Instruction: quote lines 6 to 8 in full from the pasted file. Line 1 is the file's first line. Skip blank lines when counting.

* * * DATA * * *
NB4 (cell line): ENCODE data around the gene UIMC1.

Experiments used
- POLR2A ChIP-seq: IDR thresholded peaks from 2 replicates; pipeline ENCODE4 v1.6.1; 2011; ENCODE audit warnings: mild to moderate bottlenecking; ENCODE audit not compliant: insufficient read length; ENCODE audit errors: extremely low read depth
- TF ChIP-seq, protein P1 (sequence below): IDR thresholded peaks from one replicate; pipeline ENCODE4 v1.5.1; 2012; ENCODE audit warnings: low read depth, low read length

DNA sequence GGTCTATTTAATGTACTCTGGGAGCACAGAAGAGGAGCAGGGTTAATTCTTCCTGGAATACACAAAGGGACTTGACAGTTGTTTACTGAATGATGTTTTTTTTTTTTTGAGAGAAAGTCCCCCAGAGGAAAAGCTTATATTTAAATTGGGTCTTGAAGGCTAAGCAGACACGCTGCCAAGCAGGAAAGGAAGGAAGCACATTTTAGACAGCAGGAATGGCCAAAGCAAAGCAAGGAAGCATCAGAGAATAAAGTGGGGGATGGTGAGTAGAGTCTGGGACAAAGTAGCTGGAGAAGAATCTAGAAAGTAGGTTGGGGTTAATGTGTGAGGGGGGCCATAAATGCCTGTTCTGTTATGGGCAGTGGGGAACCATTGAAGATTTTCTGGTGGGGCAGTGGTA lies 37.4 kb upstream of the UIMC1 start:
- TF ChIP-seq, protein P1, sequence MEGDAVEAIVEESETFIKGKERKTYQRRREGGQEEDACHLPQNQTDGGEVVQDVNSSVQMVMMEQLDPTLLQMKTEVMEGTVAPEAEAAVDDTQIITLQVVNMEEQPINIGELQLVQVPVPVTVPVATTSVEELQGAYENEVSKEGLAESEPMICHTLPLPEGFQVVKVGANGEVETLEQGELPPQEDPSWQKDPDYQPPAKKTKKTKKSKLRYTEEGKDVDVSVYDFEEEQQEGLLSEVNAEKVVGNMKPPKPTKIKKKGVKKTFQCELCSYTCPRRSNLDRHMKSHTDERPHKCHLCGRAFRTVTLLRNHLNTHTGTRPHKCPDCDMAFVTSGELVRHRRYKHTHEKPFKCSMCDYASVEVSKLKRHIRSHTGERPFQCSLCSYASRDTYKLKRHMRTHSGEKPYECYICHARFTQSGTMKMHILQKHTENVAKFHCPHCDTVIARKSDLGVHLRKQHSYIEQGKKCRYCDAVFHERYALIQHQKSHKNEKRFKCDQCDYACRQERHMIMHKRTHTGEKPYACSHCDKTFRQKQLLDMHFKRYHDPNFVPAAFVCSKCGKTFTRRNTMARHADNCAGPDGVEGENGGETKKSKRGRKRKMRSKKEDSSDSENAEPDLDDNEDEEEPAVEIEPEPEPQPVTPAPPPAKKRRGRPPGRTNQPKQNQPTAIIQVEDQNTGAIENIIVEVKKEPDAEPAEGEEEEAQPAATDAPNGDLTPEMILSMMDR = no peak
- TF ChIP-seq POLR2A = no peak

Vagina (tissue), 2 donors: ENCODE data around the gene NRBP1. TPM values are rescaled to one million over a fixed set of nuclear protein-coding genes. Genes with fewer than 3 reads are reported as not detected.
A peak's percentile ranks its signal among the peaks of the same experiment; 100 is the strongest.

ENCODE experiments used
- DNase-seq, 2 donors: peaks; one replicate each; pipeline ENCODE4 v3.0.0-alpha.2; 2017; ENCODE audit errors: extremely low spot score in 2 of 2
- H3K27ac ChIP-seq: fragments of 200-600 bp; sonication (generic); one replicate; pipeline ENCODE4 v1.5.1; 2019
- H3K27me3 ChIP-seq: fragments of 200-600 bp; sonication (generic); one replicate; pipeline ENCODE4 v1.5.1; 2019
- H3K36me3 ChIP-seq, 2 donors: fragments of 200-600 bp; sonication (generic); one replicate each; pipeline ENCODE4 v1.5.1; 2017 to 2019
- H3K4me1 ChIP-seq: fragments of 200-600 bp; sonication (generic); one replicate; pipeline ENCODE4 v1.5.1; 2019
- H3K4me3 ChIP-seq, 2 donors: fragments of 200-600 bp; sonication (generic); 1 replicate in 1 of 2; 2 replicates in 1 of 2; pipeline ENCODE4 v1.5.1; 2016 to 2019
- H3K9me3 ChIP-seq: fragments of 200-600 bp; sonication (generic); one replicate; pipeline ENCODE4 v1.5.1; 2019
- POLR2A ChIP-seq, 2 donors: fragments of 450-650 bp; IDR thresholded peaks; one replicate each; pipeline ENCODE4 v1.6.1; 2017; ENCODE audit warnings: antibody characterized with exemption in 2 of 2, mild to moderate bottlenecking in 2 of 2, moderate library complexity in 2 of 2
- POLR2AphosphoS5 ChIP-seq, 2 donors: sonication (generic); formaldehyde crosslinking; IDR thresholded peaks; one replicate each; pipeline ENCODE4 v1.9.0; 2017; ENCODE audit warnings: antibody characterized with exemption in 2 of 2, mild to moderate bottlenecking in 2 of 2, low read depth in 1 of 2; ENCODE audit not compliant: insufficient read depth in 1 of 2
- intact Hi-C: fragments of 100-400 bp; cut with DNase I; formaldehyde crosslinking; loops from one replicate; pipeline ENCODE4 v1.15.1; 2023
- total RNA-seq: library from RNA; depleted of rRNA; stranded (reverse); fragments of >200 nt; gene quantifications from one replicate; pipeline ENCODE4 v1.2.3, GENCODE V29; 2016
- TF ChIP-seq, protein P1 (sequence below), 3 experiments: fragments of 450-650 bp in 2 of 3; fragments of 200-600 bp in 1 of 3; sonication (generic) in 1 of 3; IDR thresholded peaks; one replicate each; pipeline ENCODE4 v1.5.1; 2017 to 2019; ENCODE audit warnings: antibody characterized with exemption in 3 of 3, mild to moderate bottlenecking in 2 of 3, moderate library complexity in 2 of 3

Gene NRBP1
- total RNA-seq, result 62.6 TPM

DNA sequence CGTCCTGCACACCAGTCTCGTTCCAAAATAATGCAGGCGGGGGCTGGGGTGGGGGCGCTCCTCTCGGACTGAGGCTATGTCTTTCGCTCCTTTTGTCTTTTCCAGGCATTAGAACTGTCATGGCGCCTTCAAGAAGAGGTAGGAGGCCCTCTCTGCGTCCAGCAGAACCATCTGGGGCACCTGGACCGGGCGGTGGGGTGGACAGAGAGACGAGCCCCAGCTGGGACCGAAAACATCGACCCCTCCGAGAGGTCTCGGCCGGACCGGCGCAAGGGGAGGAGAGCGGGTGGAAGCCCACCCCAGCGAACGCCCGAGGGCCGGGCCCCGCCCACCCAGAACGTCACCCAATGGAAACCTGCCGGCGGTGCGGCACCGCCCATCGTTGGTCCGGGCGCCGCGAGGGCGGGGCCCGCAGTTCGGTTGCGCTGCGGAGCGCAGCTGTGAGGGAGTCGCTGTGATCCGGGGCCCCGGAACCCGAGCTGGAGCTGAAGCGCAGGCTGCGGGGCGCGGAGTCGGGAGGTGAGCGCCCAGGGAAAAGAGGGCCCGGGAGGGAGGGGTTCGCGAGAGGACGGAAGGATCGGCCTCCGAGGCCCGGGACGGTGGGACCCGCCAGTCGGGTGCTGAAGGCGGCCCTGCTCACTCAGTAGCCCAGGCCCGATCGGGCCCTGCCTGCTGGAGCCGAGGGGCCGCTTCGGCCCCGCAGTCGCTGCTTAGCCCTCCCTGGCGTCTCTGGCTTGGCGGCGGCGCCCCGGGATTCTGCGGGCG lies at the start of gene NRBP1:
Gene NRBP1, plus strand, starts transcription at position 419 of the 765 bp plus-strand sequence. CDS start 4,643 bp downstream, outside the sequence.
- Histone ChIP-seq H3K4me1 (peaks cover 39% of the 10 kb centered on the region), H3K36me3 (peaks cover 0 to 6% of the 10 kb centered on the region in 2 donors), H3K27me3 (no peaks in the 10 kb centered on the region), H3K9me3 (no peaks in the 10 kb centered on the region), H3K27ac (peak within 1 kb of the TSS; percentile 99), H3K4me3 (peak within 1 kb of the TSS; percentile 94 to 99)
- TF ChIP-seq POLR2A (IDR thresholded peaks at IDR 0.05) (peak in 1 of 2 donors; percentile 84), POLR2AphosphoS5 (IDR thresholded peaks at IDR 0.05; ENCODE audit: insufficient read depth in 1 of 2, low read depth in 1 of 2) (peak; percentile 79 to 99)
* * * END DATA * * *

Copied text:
- TF ChIP-seq, protein P1, sequence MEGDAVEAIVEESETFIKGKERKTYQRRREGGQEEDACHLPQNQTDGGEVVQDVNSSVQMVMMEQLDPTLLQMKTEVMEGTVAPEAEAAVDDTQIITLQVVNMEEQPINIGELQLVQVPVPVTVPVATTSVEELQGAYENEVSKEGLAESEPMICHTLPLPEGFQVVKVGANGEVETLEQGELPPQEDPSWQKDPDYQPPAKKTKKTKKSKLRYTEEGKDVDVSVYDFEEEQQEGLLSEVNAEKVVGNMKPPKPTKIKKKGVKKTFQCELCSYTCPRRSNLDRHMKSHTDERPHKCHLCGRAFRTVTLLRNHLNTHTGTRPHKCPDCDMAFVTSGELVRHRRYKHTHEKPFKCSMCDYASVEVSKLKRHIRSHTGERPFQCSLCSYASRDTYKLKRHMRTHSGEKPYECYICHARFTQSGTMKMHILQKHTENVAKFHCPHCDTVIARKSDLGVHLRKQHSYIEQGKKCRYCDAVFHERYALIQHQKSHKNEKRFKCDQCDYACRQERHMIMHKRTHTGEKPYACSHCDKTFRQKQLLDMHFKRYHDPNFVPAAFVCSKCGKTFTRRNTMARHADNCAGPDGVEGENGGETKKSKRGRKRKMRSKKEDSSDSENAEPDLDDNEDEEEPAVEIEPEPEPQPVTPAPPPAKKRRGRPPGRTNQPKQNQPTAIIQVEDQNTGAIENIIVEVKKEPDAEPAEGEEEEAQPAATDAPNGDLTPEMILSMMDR = no peak
- TF ChIP-seq POLR2A = no peak

Vagina (tissue), 2 donors: ENCODE data around the gene NRBP1. TPM values are rescaled to one million over a fixed set of nuclear protein-coding genes. Genes with fewer than 3 reads are reported as not detected.